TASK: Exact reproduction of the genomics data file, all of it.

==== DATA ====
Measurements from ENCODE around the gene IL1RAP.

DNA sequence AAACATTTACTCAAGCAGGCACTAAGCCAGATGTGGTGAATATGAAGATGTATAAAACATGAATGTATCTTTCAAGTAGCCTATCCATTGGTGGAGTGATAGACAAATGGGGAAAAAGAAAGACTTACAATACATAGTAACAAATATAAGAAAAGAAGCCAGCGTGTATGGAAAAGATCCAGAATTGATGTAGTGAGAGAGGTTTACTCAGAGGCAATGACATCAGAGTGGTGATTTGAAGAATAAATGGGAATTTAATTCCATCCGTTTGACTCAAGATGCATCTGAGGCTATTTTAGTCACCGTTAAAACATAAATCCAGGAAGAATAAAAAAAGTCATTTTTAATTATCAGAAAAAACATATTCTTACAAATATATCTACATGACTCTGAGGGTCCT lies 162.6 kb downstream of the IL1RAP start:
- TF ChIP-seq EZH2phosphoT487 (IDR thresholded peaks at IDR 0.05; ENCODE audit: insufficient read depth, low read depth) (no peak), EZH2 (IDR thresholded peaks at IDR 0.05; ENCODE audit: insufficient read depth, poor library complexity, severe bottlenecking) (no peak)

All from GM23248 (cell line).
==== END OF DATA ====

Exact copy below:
Measurements from ENCODE around the gene IL1RAP.

DNA sequence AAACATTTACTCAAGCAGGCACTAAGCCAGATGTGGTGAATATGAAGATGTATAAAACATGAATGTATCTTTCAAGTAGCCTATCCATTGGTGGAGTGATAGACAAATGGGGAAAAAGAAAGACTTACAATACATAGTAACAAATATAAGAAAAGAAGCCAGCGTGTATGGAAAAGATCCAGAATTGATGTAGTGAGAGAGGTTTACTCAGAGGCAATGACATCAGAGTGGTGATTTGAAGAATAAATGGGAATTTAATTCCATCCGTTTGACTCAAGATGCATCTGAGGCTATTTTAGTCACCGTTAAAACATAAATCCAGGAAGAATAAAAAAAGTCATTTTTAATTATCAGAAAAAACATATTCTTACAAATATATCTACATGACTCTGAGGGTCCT lies 162.6 kb downstream of the IL1RAP start:
- TF ChIP-seq EZH2phosphoT487 (IDR thresholded peaks at IDR 0.05; ENCODE audit: insufficient read depth, low read depth) (no peak), EZH2 (IDR thresholded peaks at IDR 0.05; ENCODE audit: insufficient read depth, poor library complexity, severe bottlenecking) (no peak)

All from GM23248 (cell line).